by Rev. Carlton Elliott Smith, UUA Southern Region Congregational Life Field Staff
Gather in peace, gather in thanks
Gather in sympathy now and then
Gather in hope, compassion and strength
Gather to celebrate once again
Since I joined our Unitarian Universalist Association as a ministerial candidate in 1995, "Gather the Spirit" (#347 in Singing the Living Tradition) has continually grounded me in what inspires me about our faith. Written by our faith's own Jim Scott, it is a contemporary Unitarian Universalist song that echoes both the open-heartedness and the broken-heartedness I know from the black churches of my youth. It speaks to one of the our mantras on your Southern Region Congregational Staff that resonates deeply with me: "We Are Better Together".
I grew up at Asbury United Methodist Church, the black United Methodist congregation in my largely de facto segregated hometown in North Mississippi. The fact that white Methodists and black Methodists go to different churches in different parts of town underscores the long legacy of white supremacy that still plays out among us today. Our black church was a kind of haven for me and other families, a place where we were acknowledged for our full humanity and not judged as black, and therefore inferior and untrustworthy, as was the case at the dime store and other establishments. Our overwhelmingly black schools, churches and businesses served as a refuge from the ways we were seen by white townspeople.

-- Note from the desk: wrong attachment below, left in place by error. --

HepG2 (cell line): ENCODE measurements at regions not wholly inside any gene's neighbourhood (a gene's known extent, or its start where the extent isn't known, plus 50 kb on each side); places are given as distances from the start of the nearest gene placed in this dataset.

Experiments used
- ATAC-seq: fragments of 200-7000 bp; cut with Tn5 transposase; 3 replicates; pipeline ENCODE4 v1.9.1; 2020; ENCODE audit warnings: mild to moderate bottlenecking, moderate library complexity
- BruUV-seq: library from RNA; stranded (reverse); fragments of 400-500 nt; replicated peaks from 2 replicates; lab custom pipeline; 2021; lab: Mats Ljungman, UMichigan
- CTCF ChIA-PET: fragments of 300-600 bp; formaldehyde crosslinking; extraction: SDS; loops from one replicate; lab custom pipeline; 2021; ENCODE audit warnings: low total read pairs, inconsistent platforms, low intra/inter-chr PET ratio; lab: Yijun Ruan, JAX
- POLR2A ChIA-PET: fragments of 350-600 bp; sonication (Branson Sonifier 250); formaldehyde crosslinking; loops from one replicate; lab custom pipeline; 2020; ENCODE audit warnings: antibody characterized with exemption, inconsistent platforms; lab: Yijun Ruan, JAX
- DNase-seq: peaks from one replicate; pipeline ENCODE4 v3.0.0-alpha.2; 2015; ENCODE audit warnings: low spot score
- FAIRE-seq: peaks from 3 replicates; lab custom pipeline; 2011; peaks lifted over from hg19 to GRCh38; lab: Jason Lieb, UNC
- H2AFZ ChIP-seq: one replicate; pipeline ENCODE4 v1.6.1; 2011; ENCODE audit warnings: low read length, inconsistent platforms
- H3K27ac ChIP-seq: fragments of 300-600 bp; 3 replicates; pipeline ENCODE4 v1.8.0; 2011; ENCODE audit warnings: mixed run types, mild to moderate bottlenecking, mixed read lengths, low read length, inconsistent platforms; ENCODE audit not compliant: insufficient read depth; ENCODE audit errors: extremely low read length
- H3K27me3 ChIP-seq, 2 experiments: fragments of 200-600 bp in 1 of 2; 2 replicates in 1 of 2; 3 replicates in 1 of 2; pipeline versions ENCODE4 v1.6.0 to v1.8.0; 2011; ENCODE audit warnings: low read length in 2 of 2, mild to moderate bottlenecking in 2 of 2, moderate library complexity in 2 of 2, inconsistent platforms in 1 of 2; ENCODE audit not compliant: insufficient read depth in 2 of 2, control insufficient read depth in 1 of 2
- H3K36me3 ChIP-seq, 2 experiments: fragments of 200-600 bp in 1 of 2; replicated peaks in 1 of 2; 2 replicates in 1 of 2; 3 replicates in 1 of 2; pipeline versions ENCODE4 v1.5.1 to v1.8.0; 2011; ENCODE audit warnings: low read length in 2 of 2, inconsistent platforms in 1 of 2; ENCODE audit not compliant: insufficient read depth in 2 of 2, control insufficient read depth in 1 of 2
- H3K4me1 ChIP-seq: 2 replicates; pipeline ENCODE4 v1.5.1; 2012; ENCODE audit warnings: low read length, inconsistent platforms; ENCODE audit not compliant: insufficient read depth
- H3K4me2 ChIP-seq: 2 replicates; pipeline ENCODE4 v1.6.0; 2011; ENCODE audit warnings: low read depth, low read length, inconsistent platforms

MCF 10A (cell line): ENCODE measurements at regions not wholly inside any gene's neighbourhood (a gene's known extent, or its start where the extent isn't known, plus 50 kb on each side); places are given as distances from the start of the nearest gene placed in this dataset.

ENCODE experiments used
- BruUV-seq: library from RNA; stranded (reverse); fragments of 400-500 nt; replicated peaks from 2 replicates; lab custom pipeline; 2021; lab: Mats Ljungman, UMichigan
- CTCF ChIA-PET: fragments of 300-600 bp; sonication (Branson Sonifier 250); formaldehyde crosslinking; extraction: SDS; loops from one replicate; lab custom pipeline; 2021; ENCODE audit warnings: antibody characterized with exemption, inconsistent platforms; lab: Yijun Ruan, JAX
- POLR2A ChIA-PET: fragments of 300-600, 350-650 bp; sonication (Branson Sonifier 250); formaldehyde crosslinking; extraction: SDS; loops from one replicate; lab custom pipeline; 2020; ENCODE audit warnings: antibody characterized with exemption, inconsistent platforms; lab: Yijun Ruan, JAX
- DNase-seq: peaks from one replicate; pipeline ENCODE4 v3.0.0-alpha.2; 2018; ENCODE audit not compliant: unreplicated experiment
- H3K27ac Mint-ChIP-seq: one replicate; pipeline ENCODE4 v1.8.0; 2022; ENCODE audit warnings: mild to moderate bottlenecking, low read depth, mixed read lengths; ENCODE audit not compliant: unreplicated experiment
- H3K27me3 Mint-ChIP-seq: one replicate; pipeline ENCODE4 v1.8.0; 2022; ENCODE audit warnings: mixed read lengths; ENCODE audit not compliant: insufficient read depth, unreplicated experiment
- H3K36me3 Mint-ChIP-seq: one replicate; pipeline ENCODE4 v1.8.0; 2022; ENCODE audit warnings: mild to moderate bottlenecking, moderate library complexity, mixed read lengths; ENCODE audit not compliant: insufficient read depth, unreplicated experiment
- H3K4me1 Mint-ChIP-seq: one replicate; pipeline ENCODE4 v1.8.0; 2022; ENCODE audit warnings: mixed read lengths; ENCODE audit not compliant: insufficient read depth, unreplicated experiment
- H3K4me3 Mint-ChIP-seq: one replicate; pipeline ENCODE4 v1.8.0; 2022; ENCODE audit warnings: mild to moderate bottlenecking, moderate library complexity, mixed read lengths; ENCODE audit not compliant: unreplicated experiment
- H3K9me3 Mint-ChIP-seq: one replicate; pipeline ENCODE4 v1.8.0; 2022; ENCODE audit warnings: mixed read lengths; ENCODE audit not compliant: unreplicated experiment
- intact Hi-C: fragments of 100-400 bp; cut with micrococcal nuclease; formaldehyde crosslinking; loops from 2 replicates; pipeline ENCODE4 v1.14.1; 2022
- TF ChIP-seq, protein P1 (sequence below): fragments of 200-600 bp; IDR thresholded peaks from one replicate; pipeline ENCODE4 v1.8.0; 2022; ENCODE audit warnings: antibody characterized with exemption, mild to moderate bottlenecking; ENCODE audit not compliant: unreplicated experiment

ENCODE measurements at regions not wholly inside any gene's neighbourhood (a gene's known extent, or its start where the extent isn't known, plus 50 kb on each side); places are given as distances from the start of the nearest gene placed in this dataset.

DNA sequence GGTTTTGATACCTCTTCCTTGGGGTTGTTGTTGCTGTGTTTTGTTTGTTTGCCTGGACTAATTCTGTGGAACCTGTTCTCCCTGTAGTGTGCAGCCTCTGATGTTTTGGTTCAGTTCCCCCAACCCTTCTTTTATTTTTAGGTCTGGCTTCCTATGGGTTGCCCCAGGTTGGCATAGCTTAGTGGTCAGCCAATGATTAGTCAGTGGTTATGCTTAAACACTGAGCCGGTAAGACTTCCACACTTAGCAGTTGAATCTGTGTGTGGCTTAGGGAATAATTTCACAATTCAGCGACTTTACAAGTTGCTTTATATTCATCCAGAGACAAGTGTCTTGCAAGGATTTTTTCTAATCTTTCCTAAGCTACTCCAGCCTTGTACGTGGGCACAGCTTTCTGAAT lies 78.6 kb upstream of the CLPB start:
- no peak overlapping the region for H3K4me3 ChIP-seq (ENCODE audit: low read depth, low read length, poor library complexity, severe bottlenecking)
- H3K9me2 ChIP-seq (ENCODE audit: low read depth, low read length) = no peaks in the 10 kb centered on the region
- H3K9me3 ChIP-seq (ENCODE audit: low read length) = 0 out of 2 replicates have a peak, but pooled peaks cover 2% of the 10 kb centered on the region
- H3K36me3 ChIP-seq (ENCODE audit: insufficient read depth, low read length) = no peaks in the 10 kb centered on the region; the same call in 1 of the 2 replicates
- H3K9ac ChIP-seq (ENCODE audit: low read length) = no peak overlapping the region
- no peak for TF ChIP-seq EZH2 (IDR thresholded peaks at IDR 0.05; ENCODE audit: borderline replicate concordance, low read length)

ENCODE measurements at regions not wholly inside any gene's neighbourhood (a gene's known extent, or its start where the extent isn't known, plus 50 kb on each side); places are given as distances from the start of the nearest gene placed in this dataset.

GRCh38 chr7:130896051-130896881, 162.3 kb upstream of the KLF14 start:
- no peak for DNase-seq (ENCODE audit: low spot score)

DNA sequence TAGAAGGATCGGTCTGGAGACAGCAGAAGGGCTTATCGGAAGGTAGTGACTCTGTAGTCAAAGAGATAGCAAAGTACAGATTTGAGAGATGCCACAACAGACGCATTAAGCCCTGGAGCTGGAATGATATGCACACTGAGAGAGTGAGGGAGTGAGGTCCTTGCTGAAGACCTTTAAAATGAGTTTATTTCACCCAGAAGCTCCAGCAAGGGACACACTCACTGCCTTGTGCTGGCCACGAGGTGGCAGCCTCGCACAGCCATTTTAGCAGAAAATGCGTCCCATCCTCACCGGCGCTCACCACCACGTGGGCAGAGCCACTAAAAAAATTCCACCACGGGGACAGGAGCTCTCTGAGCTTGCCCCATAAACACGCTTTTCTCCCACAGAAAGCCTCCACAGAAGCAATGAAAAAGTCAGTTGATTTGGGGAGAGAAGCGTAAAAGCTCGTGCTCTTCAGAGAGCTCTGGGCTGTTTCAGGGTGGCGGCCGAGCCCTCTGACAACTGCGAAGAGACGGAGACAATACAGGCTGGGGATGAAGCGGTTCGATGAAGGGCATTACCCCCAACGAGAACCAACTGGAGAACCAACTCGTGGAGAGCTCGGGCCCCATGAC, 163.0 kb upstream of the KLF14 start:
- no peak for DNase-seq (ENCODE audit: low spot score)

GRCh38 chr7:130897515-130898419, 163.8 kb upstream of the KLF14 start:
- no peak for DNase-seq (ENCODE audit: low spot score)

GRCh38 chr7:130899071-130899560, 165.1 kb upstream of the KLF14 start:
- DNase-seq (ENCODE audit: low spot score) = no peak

Our Unitarian Universalist congregations -- especially in the Southern Region -- often serve a similar function for liberal religious and non religious folk. That is, they are places where people gather outside the gaze of the religiously conservative people who dominate the social and political landscape. When Unitarian Universalists gather here, it's an opportunity to affirm and celebrate the value we hold dear, which distinguish us in some ways from others in our surrounding communities. Paradoxical to our inclusive intentions, a deep sense of community can thrive among excluded people *because* we are excluded.
A month from now, Unitarian Universalists from all over the continent and beyond will begin to arrive in Columbus, Ohio for our annual General Assembly. We will gather as people with a common commitment to treating each other well, emphasizing 'deeds, not creeds.' We will affirm our traditions and our culture. As it turns out, there are ways in which UU culture tracks with white supremacy (How could it not?), such that we Unitarian Universalists of color often find ourselves marginalized in the places we turn to for spiritual sustenance.
This year's General Assembly will reflect commitments large and small to bring Black Lives to the center of our liberal religious movement, and consequently create more space for all Unitarian Universalists to be fully and unapologetically themselves. Some of us are convinced that all lives will matter when #blacklivesmatter. To learn more about some of the distinguishing features of this GA, visit BlackLivesUU.org.